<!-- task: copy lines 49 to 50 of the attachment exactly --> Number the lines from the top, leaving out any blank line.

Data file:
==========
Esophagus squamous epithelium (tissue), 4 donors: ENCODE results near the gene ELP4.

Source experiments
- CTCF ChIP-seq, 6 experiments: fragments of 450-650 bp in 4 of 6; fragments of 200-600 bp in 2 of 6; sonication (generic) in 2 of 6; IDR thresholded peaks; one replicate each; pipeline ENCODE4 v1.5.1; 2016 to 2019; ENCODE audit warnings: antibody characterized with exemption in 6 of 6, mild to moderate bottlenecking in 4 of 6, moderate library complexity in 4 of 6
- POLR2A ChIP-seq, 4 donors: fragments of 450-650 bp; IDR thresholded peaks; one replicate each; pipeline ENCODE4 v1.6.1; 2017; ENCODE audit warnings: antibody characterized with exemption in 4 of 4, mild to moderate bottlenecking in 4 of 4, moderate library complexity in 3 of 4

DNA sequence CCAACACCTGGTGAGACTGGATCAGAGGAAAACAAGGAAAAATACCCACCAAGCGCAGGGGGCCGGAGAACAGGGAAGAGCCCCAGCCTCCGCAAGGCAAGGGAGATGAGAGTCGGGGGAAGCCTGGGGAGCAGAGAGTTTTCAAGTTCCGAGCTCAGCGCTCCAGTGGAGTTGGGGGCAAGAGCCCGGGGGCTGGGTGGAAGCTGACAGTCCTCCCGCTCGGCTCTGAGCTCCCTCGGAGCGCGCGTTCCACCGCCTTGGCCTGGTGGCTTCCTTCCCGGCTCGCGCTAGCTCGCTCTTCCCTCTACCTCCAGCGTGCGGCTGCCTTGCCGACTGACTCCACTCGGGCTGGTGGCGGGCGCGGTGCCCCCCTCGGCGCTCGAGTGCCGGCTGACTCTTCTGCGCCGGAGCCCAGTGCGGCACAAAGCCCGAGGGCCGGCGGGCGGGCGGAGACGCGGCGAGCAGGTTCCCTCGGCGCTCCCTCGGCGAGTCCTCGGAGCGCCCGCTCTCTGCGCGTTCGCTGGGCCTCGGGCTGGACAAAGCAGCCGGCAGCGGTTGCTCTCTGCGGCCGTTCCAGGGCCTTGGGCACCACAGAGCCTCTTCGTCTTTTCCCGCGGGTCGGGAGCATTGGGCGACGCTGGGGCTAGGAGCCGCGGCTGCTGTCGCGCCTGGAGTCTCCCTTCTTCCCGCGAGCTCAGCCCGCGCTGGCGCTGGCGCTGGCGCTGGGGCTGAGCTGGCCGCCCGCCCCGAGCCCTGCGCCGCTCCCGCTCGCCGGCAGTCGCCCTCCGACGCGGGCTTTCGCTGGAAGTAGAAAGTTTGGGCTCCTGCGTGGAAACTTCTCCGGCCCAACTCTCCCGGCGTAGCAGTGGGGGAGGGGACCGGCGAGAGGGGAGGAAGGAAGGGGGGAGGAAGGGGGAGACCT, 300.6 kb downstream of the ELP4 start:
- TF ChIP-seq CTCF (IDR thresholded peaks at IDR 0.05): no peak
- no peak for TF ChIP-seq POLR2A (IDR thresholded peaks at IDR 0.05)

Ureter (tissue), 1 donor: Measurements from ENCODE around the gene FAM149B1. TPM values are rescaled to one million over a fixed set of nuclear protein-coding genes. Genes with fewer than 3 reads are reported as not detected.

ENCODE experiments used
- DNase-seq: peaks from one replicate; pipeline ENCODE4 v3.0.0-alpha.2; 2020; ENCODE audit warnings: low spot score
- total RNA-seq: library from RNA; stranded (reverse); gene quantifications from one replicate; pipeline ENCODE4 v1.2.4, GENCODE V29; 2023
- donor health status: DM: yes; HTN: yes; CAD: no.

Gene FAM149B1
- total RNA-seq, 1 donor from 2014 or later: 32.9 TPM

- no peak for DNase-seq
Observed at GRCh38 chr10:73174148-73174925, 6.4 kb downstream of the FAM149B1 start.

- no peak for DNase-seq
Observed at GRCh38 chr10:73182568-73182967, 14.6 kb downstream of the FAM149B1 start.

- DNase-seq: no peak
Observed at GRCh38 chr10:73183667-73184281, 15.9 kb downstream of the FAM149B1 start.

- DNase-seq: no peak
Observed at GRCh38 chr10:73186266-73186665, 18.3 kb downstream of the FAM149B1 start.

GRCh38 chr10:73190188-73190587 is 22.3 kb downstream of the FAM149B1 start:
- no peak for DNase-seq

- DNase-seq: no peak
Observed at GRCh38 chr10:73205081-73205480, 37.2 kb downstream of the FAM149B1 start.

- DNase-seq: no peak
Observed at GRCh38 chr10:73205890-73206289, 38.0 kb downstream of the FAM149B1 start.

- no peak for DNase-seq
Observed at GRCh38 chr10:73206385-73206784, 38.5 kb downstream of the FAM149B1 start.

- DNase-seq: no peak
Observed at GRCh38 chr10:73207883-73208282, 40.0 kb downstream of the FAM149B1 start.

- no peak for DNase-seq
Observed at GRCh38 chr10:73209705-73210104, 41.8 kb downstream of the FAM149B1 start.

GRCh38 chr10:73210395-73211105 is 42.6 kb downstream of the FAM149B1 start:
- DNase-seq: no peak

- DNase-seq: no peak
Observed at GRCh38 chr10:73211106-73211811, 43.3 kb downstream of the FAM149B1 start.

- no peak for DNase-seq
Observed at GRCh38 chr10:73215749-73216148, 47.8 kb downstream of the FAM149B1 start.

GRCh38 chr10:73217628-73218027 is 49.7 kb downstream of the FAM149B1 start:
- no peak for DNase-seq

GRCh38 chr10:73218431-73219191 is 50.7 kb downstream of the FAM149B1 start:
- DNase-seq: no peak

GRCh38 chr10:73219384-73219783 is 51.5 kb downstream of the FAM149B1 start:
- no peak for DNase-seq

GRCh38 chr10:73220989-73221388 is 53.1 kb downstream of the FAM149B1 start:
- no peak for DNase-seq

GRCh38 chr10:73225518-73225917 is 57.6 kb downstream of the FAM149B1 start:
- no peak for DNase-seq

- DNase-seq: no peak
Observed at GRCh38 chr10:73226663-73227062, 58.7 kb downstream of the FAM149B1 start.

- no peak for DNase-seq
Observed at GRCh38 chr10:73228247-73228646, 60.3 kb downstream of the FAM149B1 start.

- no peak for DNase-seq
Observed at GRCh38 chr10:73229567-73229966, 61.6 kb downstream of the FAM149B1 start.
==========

GRCh38 chr10:73225518-73225917 is 57.6 kb downstream of the FAM149B1 start:
- no peak for DNase-seq